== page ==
A quick note: This post is sponsored by 3-IN-ONE® Multi-Purpose Oil, but you know I will always tell it like it is, so all words and opinions are entirely my own. This post may also include affiliate links. Thanks for supporting the brands that support this blog.
It’s hard to think of something that matches the satisfaction that comes from a completed task, but it’s even better when that task is easy and only takes about five minutes. So that’s why I’m telling you all to go grab your hand pruners and get them ready for all the hard work they are going to do this gardening season.
I’m not kidding when I say it was a five-minute job. That’s assuming you’re starting with hand pruners that are in normal lovingly used condition. Not the ones you lost in the garden for three years and found this winter when they popped up in a snowbank. You’re going to want to set aside some extra time for those.
The first thing you should know is that every spring I say I’m going to clean my tools after every time I use them. And every summer, when I flop exhausted in a patio chair after a day in the garden I’m just thankful if I manage to remember to stick them in the shed. So that’s why my pruners were a bit messy with sap and general gardening goo. A bit of good old fashioned soap and water takes care of the grime, but I found the easiest way to deal with the sticky bits was to use a drop of 3-IN-ONE® Multi-Purpose Oil and a little steel wool to work it off.
After that it’s time to sharpen the blade. I only use bypass pruners, so there’s only one blade to deal with. My favorite sharpener for small blades like this is a Speedy Sharp. Hold the pruners with the handle away from you, blade pointing at you, then simply rest the sharpener on the beveled edge of the blade, and run it toward you in full strokes along the entire edge.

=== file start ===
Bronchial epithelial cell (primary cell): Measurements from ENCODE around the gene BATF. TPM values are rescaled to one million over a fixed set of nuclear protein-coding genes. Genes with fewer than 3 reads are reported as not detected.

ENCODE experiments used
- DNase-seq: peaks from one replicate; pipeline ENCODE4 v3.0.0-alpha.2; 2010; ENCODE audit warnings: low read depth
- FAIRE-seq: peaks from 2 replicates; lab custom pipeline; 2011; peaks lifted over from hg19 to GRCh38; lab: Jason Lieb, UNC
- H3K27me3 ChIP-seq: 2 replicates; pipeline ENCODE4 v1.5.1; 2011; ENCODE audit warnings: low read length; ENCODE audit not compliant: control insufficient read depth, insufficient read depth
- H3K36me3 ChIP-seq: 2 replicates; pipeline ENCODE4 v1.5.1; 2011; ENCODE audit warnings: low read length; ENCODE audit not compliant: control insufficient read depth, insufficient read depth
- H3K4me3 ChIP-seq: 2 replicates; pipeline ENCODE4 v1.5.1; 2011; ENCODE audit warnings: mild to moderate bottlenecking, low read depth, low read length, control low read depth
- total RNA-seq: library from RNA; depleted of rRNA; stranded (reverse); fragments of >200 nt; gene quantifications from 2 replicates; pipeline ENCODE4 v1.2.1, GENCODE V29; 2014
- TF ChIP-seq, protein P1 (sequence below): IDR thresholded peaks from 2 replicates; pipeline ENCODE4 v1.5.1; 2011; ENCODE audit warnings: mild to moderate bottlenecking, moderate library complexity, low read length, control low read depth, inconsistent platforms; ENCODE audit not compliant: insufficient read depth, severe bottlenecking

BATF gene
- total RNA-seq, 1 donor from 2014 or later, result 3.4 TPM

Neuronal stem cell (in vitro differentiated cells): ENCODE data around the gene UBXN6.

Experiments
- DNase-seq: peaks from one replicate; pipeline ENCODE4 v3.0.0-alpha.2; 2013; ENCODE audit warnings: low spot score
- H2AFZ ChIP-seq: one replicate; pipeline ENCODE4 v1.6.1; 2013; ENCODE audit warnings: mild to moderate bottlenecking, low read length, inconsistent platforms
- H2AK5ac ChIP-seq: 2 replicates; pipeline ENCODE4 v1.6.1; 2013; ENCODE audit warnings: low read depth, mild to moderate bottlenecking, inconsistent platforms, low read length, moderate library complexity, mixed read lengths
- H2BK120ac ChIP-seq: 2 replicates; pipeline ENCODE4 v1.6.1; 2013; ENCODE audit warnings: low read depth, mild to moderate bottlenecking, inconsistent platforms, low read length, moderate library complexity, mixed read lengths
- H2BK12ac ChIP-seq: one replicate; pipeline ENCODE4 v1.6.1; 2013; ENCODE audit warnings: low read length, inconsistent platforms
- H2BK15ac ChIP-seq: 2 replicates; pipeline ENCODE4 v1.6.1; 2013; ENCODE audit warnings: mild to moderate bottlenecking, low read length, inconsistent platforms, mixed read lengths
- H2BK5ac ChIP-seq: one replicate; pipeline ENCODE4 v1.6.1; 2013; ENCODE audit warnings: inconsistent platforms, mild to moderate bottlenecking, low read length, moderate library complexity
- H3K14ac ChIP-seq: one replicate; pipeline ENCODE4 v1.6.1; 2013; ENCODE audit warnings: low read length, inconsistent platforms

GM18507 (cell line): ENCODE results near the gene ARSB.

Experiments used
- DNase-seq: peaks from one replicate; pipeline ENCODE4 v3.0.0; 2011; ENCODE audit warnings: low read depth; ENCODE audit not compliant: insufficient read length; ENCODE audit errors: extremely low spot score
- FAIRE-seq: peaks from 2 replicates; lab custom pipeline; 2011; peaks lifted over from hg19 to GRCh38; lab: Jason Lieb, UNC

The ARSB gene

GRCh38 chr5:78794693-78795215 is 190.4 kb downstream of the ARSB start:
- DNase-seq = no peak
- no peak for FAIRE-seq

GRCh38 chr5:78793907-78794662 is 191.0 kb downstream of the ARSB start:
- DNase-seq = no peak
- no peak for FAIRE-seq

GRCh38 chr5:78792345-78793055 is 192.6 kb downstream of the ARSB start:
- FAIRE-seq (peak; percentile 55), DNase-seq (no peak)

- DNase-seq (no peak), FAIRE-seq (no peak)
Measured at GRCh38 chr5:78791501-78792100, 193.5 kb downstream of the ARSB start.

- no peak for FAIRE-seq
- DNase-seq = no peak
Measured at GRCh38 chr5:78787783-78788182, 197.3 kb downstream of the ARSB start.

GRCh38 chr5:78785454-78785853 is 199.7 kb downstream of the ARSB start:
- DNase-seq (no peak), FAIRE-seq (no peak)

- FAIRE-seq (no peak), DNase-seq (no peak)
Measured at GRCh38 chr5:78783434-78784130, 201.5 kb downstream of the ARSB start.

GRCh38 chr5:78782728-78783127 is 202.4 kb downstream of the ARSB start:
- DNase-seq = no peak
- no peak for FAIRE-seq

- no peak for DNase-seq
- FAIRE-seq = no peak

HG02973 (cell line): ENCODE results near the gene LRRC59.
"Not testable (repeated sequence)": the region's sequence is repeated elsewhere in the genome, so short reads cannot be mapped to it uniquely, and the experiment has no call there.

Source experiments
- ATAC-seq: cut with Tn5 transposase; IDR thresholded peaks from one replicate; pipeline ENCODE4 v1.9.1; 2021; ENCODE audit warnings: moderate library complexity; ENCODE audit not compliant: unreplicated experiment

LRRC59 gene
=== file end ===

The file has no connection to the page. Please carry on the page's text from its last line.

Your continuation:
When the blade is nice and sharp the next step is to lubricate the pruners. I put a drop of 3-IN-ONE® Multi-Purpose Oil in the blade joint and another at the bolt and then worked the blade a few times. Clean up any remaining oil with a soft cloth or paper towel and your pruners are good to go.
I started by working on my ARS pruners, which I used all last summer, but also pulled out my now somewhat neglected Bahco pruners, which looked far worse for the wear. (Here’s a video review I did of both pruners last year.) Although I’d hardly call them shiny when I was finished, I worked off the rust on the blade and got them to the point where they move smoothly again.
If you’re like me, your pruners are your constant companion in the garden. Treat them right and they’ll treat you right. And at the very least, try not to leave them in a garden bed for a month.
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